This is why the Saatchi Medical Innovation Bill is so important. This bill will give doctors the opportunity to consider new drugs or techniques that could go on to save the lives of people like me. People who at the moment are written off as incurable, where the best I am offered is a comfortable quality of (shortened) life.
Professor David Haslam, chairman of the National Institute of Health and Care Excellence (NICE), says in an interview with the Daily Telegraph, that patients should be more pro-active about their health and 'pushier' with their GPs. How realistic is his view, and where does our responsibility towards ourselves as patients start and that of a medical professional end?
If you've never been on a chemo ward, you'd be forgiven for thinking it would be full of people hooked up to machines, looking thin, grey, exhausted. And to a degree, you'd be right. We are all hooked up to machines. However, what you perhaps don't expect is the inspiration, comradeship, hope and laughter that spills from the room.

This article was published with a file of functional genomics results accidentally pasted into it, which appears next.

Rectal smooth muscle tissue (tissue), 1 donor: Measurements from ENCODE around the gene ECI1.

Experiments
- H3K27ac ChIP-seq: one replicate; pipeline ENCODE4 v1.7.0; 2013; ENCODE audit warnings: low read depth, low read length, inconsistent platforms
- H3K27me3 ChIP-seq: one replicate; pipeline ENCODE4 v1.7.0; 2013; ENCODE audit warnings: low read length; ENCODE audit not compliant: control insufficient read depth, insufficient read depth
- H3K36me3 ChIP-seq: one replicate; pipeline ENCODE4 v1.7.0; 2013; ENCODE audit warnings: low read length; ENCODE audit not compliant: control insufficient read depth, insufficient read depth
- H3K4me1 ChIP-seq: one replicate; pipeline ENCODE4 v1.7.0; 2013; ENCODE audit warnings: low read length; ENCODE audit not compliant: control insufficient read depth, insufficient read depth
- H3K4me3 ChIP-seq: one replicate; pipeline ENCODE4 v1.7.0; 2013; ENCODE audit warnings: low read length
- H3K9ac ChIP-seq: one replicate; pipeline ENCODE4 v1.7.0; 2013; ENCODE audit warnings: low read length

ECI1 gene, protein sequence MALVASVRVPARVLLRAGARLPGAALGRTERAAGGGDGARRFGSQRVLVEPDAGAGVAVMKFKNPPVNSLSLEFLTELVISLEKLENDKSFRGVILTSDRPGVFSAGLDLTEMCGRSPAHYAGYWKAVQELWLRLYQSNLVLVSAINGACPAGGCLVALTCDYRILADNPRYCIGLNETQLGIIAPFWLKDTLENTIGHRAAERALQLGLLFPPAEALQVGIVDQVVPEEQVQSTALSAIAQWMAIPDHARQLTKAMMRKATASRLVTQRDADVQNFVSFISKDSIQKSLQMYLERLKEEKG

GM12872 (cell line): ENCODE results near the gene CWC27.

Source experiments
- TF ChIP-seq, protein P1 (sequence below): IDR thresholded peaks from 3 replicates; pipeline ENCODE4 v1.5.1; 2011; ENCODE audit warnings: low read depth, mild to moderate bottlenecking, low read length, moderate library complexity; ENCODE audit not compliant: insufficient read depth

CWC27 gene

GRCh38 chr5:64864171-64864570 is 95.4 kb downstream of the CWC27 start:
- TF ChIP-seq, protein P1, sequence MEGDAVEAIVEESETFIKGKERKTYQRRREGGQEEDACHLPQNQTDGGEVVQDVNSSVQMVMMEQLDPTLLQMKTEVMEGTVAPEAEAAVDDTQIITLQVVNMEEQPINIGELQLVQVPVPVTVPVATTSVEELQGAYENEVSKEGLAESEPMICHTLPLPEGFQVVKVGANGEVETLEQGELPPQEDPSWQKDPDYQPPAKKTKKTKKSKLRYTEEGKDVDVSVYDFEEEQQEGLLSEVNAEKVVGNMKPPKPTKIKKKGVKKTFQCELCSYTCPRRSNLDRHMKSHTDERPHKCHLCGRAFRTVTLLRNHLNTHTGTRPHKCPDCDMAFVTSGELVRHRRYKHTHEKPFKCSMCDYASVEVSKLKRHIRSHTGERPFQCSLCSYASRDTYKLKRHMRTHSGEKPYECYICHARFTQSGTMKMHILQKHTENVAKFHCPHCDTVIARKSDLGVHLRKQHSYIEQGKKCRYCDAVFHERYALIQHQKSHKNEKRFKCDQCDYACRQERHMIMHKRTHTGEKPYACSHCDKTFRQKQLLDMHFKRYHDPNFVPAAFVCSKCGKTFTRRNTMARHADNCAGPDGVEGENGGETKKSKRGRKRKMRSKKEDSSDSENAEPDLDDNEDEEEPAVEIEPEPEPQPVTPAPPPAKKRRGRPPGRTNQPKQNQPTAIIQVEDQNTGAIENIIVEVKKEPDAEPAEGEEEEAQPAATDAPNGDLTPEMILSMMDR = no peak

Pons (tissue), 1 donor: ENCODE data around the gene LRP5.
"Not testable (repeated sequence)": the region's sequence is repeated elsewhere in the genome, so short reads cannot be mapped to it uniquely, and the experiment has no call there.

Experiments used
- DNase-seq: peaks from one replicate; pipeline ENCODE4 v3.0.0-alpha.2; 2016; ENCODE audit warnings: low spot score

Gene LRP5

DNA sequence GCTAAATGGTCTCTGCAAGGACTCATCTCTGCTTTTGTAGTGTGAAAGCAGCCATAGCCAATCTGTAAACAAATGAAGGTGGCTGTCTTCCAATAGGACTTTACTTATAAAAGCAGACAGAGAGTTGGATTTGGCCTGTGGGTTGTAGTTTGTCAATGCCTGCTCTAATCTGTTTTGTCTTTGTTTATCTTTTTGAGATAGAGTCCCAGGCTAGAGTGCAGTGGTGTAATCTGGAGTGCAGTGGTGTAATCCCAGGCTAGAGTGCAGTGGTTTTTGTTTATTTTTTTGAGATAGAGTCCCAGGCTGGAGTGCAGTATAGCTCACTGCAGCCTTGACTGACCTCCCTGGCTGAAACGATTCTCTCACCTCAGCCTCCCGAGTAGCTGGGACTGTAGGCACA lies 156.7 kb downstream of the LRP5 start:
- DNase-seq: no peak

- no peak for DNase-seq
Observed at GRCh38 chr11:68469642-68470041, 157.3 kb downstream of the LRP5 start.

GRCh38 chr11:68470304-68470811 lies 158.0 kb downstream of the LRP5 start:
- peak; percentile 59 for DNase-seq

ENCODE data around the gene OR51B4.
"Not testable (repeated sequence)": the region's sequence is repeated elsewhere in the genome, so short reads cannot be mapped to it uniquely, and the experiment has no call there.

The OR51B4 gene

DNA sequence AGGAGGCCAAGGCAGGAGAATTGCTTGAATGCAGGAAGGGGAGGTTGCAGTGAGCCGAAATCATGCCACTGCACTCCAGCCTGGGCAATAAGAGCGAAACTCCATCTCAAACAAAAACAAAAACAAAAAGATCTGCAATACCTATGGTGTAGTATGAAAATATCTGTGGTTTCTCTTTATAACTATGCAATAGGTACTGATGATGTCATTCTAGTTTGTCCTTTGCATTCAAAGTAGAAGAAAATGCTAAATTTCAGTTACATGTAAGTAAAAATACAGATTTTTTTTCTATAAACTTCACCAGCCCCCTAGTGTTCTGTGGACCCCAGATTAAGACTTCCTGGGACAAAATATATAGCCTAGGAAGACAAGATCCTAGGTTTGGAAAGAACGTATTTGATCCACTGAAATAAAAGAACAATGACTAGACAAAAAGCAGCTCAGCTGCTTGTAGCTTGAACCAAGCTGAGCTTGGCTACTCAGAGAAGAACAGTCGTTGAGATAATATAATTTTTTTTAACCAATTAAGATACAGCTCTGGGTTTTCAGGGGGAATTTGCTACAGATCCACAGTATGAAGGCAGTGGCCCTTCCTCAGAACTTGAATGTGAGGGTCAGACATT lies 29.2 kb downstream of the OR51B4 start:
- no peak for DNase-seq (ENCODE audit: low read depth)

What really caught my eye about the article was the fact that it used the word "survive". They won't recover from cancer. They will survive it. I know that it was meant in the sense that they won't die from it, but it struck me in a completely different way. From my perspective you don't recover from cancer. You simply survive it if you are lucky.
With less than a month now til my last chemotherapy session I am getting frustratingly excited. So close but yet far enough. This past month I have had stronger days and each month I seem to keep getting a bit more able to deal with it. When I first started my chemo back in October 2011, I was on an intensive treatment plan which knocked me down for two months, I could hardly leave the house, ended up hospitalised and generally felt like I was dying.